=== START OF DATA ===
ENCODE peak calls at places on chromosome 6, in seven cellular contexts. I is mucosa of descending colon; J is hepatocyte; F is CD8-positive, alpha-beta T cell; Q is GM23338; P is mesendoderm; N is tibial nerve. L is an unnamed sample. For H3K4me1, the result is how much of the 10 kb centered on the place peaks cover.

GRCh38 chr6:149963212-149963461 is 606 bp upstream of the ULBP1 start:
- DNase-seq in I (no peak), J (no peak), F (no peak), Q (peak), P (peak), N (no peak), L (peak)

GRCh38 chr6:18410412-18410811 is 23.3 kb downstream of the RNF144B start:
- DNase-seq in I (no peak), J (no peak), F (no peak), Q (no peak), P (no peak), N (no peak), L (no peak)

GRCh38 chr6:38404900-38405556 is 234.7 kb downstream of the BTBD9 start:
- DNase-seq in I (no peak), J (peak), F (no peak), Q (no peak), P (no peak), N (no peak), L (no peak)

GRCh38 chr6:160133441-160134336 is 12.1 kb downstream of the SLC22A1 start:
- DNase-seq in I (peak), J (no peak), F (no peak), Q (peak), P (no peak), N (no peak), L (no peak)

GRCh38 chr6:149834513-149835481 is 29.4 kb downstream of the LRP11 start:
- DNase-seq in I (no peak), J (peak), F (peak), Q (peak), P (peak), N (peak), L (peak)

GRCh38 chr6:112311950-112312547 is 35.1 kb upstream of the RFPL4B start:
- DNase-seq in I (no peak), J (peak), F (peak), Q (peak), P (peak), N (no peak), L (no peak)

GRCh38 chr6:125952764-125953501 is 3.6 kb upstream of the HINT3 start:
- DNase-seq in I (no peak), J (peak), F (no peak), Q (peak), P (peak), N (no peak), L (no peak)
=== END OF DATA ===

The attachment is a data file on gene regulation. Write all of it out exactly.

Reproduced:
ENCODE peak calls at places on chromosome 6, in seven cellular contexts. I is mucosa of descending colon; J is hepatocyte; F is CD8-positive, alpha-beta T cell; Q is GM23338; P is mesendoderm; N is tibial nerve. L is an unnamed sample. For H3K4me1, the result is how much of the 10 kb centered on the place peaks cover.

GRCh38 chr6:149963212-149963461 is 606 bp upstream of the ULBP1 start:
- DNase-seq in I (no peak), J (no peak), F (no peak), Q (peak), P (peak), N (no peak), L (peak)

GRCh38 chr6:18410412-18410811 is 23.3 kb downstream of the RNF144B start:
- DNase-seq in I (no peak), J (no peak), F (no peak), Q (no peak), P (no peak), N (no peak), L (no peak)

GRCh38 chr6:38404900-38405556 is 234.7 kb downstream of the BTBD9 start:
- DNase-seq in I (no peak), J (peak), F (no peak), Q (no peak), P (no peak), N (no peak), L (no peak)

GRCh38 chr6:160133441-160134336 is 12.1 kb downstream of the SLC22A1 start:
- DNase-seq in I (peak), J (no peak), F (no peak), Q (peak), P (no peak), N (no peak), L (no peak)

GRCh38 chr6:149834513-149835481 is 29.4 kb downstream of the LRP11 start:
- DNase-seq in I (no peak), J (peak), F (peak), Q (peak), P (peak), N (peak), L (peak)

GRCh38 chr6:112311950-112312547 is 35.1 kb upstream of the RFPL4B start:
- DNase-seq in I (no peak), J (peak), F (peak), Q (peak), P (peak), N (no peak), L (no peak)

GRCh38 chr6:125952764-125953501 is 3.6 kb upstream of the HINT3 start:
- DNase-seq in I (no peak), J (peak), F (no peak), Q (peak), P (peak), N (no peak), L (no peak)